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Report highlights UConn’s contributions to future workforce

- February 17, 2009


Over a period of several weeks, the Advance is presenting sections of a report produced by University Communications, based on a study by Stanley McMillen, chief economist at the Connecticut Department of Economic and Community Development. The UConnomy report outlines the many ways UConn contributes to the state’s economic well being.

For the complete report and fast facts: www.uconn.edu/uconnomy/

Part of the report discusses how UConn equips its graduates with the knowledge they need to become among the state’s most highly skilled workers and entrepreneurs, meeting the needs of state citizens and helping attract industries that offer greater economic opportunity. This workforce ensures that Connecticut thrives in today’s increasingly competitive market.

Examples include:

  • Students seeking advanced education in emerging areas of science or mathematics can do so through the College of Liberal Arts and Sciences. The Professional Science Master’s Degree Program offers degrees in financial mathematics, applied genomics, and microbial systems analysis, preparing students for careers in corporate, nonprofit, and governmental settings.
  • The School of Engineering produces a pipeline of highly skilled professionals who enter the workforce or serve as professors, educating future engineers. More than 150 of the School’s Ph.D. graduates have gone on to teach at colleges and universities nationwide.
  • UConn has trained about one-quarter of the state’s school superintendents and principals. Through educational administration programs offered by the Neag School of Education, students integrate academic coursework with intensive internship experiences in school leadership.
  • UConn’s Law School hosts the only Insurance Law Center in the nation. The Center’s faculty serves as an international resource for the study of insurance law. Students can pursue a Master of Laws in this specialized legal field.
  • According to the U.S. Health Resources and Services Administration, Connecticut will be short more than 11,000 registered nurses by 2010. UConn’s School of Nursing is addressing this shortage by recruiting students to nursing careers while also preparing students to serve as faculty.
  • UConn’s schools of Medicine and Dental Medicine have graduated thousands of health professionals, many of whom go on to practice in Connecticut. The UConn Health Center continues to strengthen its ranks, recruiting MD’s and DMD’s who practice their specialty in Connecticut and also serve as faculty members.
Tabitha Hitchcock, who graduated with a degree in civil engineering, works for Electric Boat in Groton.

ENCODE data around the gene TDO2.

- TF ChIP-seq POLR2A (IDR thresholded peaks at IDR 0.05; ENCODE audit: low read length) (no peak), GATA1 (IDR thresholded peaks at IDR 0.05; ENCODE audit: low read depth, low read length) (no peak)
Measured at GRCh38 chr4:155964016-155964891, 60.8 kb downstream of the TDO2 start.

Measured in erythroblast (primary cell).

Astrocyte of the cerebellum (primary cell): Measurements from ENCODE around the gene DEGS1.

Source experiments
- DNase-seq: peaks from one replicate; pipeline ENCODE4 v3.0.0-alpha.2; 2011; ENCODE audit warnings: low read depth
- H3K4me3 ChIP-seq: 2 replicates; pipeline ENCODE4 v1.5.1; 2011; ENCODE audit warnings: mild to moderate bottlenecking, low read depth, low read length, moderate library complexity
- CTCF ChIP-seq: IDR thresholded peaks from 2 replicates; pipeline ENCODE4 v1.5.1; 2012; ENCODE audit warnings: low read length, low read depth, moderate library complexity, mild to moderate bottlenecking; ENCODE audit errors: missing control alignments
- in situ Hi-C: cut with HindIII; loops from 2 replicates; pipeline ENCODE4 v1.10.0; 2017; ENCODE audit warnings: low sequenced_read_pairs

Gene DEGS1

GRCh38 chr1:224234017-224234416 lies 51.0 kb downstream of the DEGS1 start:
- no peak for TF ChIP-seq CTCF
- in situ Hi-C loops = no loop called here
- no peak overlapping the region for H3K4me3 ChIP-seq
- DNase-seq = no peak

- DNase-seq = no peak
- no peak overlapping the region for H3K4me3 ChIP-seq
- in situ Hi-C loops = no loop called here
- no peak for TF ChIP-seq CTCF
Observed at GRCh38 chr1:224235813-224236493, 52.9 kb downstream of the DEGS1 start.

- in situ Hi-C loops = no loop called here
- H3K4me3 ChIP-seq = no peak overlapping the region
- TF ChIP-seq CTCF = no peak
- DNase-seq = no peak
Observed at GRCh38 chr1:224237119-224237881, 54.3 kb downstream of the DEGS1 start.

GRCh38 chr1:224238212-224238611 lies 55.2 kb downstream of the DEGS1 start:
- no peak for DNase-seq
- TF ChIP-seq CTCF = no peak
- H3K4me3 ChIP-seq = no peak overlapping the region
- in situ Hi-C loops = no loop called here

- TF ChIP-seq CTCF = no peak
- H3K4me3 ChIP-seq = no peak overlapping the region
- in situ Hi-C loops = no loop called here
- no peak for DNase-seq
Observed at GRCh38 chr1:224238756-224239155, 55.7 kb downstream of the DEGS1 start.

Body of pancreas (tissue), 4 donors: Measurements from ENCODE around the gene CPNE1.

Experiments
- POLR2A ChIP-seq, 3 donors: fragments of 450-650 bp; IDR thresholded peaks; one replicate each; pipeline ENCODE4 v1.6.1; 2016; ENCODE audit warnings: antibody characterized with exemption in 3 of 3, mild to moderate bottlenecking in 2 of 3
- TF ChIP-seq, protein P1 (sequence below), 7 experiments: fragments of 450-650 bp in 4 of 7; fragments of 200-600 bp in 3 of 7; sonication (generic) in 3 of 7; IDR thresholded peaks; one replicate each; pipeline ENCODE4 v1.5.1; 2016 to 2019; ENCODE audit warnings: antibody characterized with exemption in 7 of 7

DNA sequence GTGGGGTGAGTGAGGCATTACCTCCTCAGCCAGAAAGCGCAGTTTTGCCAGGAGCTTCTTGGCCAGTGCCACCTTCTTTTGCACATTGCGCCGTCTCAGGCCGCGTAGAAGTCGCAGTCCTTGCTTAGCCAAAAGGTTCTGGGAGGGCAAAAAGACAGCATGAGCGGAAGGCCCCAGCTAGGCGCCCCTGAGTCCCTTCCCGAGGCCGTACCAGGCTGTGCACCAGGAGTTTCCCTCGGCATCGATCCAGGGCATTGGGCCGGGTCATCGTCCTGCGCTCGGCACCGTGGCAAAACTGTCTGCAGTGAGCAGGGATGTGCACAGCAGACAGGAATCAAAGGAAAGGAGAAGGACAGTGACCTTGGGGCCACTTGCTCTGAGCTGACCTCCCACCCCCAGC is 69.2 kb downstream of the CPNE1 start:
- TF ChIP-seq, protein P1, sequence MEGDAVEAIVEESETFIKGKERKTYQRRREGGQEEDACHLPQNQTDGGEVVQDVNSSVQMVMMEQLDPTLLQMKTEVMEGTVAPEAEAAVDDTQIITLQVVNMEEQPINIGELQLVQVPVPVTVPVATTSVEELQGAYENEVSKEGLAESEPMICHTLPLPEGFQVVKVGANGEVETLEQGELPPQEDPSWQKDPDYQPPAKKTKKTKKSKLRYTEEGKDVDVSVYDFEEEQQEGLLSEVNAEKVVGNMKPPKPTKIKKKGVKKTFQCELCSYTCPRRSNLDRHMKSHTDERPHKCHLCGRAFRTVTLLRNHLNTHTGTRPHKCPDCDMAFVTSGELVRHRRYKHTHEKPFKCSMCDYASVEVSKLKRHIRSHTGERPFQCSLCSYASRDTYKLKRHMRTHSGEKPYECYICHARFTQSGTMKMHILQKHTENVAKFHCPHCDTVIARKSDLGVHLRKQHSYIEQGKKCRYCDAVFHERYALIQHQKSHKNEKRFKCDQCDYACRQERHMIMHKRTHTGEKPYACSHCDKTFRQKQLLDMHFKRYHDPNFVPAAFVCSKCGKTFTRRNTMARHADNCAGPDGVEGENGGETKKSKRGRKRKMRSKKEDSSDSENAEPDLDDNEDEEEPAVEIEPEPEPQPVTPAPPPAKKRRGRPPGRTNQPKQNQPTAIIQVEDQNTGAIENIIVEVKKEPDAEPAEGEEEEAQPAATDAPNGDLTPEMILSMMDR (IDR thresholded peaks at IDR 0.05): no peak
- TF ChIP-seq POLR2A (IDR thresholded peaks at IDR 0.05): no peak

Tabitha Hitchcock, who graduated with a degree in civil engineering, works for Electric Boat in Groton. Photo by Lanny Nagler
  • Families interested in adoption rely on the assistance of well-trained, knowledgeable professionals. UConn’s School of Social Work works with the Department of Children and Families and Southern Connecticut State University to offer a Post-Master’s Certificate in Clinical Issues in Adoption. This program establishes a group of professionals who can provide post-adoption services with clinical expertise to families who adopt children through Connecticut’s public welfare system.
  • UConn’s School of Engineering graduates are inspiring companies to innovate, producing new and improved products and contributing to the economic strength of the state and nation. Engineers at participating Connecticut firms obtain advanced, on-site training through the School’s Master of Engineering Program.
  • Scientists are needed by industry, academia, and the government to manage issues involving toxic substances. With full-time faculty from six University departments, the Center for Biochemical Toxicology at the School of Pharmacy trains future toxicologists, who will contribute to the protection of public and environmental health.
  • Through UConn’s academic partnership with the Metropolitan Opera, the School of Fine Arts is providing students with valuable instruction in the dramatic arts and ultimately producing a new generation of professionals who will contribute to Connecticut’s vibrant arts and culture. Students have access to the famed opera house from behind the scenes, learning firsthand about opera production work.
  • Connecticut employers are gaining an edge over their competition with the help of the School of Business. Finance, business law, and accounting courses offered to professionals through UConn’s Executive Education Programs provide the advanced training employees need to adapt quickly to emerging business trends, advancing technology, and global expansion. The School of Business also is home to the UConn Executive MBA program in Hartford.
  • Students in the Department of Marine Sciences at Avery Point can pursue a degree in coastal studies or oceanography. They’re involved in preserving the health of Long Island Sound, studying invasive species, and promoting a strong aquaculture critical to Connecticut’s coastal fishing industry. Designated the state’s Sea Grant College, UConn belongs to a nationwide network of university partners, supported in part by the National Oceanic and Atmospheric Administration, that are working to conserve coastal and marine resources.
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